Stanford Prison Experiment

935 Words4 Pages
HOW MORAL IS TESTING MORALITY? 1 How Moral is Testing Morality? A comparison of Zimbardo & Milgram's classic experiments How moral is the experimenting on morality? This is a question that I have asked HOW MORAL IS TESTING MORALITY? myself as I read both of these articles. What happens to these subjects when the experiments are finished? Does it affect them long term? If so, how? Many questions like these have me wonder. Whether being immersed in a prison setting or a member in a shock treatment facility makes its subjects lose their identity by becoming obedient, ultimately questioning their own decisions and morality. Although two very different experiments, each experimenter used Ivy League undergraduates as a type of control group. This begs the question, does the socioeconomic status of the subject really matter when studying morality? This was expressed throughly throughout Milgram's shock study. In its first round of study, the subjects were Yale undergraduates. The outcome showed that that about sixty percent were fully obedient. (Milgram, 1973, pg. 64) When these results were seen, one of Milgram's colleagues dismissed these results as "having no relevance to 'ordinary' people" because Yale undergraduates are "a highly aggressive, competitive bunch who step on each other's necks on the slightest provocation." (Milgram, 1973, pg. 64) When he conducted the study the same way using "ordinary" people, "The experimental outcome was the same as we had observed among the students." (Milgram, 1973, pg. 64) While in Zimbardo's study, twenty-two students from Stanford were used in his prison experiment. His students were volunteers who answered a newspaper ad offering $15 a day for a psychological study. (Haney, C.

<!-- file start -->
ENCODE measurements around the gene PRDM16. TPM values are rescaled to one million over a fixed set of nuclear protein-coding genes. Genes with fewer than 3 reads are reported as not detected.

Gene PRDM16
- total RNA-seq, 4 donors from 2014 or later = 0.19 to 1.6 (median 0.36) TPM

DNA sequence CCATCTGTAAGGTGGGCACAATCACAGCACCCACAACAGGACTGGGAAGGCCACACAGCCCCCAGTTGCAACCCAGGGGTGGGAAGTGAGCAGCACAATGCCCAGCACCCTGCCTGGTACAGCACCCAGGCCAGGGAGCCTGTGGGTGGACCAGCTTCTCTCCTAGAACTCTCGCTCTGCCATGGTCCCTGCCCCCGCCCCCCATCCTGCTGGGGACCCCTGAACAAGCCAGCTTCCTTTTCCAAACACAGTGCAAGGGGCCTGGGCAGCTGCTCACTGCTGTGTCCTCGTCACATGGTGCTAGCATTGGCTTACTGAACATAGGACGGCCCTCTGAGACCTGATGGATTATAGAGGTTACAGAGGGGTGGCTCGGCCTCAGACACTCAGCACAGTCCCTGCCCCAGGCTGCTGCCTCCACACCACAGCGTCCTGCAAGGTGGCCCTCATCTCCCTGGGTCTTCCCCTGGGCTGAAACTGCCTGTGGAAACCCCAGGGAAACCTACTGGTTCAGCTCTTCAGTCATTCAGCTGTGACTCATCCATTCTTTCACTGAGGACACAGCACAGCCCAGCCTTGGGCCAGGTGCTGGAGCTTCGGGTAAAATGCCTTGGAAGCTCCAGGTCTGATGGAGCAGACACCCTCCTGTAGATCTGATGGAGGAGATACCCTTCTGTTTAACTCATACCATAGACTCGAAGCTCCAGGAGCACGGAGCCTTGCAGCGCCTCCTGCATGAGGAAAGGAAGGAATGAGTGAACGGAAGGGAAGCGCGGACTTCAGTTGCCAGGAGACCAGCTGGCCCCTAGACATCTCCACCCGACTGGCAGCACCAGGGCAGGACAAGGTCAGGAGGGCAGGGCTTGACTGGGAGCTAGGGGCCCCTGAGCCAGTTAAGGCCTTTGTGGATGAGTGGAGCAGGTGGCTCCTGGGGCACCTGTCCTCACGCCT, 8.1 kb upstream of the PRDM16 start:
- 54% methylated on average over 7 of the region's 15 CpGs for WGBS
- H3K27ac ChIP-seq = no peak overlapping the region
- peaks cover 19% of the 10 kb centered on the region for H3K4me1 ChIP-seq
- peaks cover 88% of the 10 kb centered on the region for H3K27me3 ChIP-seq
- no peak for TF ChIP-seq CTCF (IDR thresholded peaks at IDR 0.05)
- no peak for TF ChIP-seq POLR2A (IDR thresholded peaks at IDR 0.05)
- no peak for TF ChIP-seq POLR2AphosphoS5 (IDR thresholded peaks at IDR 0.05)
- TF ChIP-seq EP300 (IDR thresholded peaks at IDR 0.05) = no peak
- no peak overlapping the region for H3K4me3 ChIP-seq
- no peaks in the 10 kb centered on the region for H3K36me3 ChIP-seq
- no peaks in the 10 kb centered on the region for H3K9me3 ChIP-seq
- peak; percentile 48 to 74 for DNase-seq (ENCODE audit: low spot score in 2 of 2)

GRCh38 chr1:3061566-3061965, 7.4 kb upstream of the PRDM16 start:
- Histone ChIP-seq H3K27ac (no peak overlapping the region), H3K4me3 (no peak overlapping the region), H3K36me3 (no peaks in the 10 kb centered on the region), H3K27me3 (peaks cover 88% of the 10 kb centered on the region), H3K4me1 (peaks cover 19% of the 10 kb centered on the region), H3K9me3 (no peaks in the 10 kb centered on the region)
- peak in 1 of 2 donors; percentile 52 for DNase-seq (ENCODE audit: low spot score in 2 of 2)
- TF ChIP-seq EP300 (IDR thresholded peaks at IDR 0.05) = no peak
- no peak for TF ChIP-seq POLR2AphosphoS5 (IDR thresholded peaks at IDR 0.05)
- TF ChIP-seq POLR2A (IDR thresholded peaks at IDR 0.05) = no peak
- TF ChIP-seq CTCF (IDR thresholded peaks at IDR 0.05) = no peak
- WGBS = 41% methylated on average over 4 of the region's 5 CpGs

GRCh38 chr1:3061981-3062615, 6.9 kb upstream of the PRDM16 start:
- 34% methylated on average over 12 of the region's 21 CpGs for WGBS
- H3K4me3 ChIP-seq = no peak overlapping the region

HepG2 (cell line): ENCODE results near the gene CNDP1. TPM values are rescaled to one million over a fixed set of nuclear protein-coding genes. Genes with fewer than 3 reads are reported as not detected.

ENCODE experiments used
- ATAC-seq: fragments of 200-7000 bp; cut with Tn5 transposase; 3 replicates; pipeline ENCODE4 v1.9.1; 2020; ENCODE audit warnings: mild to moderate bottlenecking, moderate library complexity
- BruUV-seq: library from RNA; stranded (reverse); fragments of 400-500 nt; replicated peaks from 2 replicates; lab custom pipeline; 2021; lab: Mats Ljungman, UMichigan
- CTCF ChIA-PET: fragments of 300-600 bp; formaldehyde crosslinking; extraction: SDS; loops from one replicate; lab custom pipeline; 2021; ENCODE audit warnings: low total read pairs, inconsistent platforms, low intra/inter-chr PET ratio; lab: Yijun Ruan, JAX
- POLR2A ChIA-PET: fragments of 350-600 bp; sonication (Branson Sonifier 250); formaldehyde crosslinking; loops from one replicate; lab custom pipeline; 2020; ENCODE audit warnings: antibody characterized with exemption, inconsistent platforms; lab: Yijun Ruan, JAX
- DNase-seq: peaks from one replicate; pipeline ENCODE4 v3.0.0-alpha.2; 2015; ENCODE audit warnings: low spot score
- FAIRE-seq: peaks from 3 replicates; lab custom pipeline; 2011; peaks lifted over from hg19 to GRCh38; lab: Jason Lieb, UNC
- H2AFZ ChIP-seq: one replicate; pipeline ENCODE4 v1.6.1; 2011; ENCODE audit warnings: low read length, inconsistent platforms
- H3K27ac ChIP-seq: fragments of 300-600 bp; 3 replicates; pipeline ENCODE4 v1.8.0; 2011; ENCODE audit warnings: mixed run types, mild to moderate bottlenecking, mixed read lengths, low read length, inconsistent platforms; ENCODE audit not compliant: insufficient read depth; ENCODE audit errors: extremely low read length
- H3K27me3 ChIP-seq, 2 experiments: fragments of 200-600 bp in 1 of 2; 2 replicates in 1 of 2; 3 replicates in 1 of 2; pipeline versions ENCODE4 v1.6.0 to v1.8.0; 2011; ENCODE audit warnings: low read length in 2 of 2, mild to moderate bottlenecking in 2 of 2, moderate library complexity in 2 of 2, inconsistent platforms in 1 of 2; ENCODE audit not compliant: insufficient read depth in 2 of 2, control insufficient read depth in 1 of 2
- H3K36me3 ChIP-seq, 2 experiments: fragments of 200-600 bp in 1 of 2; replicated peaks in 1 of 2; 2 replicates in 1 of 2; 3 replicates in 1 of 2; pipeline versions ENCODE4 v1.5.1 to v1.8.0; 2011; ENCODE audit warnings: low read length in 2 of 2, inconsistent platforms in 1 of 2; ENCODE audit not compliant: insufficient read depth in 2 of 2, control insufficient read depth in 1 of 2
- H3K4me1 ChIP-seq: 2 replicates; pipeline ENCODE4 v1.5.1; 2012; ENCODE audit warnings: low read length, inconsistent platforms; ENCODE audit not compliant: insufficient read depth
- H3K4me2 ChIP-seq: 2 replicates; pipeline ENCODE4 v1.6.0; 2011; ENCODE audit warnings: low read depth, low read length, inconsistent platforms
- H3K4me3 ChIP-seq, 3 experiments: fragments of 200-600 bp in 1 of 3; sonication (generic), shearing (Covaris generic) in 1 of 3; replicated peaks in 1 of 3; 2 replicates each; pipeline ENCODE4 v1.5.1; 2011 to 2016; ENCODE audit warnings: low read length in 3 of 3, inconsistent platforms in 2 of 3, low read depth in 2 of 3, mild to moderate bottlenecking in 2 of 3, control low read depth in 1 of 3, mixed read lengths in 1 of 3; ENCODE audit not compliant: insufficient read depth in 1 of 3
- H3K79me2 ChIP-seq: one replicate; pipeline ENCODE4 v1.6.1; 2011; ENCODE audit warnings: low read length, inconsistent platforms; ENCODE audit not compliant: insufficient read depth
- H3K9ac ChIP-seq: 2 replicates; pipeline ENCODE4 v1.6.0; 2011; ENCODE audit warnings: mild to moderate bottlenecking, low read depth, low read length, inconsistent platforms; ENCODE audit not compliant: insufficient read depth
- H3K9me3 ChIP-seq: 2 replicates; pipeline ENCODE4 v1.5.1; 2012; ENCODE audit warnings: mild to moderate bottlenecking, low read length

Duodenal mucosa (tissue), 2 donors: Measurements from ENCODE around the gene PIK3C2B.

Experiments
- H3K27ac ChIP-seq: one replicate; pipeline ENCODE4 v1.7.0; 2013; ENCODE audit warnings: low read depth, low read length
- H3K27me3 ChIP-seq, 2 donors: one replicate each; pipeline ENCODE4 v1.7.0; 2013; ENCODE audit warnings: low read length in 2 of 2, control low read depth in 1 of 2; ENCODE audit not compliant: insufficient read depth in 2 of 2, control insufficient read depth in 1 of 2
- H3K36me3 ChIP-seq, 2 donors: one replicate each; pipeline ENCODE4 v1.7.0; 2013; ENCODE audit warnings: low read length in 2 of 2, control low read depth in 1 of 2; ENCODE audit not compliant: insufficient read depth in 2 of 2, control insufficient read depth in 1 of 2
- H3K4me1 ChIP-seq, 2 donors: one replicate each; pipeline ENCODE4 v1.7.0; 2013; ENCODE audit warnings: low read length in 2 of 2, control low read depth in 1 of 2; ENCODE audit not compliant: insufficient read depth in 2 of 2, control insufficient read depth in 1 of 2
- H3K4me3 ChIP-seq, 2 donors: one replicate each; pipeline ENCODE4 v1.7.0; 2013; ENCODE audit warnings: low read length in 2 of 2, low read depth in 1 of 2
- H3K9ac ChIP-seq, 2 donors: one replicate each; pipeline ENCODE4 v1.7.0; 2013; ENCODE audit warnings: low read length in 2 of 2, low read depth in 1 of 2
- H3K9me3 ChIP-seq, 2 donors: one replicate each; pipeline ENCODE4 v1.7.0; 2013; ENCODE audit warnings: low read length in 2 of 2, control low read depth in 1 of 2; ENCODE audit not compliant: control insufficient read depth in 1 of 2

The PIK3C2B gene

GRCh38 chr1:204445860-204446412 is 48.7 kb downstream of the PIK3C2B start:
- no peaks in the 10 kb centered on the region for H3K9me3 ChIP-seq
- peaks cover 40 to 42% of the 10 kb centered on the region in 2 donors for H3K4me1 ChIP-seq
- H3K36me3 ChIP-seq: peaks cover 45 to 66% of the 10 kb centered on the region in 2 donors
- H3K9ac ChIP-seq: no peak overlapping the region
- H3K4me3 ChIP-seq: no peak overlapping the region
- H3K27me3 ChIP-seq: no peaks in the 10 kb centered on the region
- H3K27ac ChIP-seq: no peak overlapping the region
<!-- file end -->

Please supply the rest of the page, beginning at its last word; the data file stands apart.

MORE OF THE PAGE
Open Document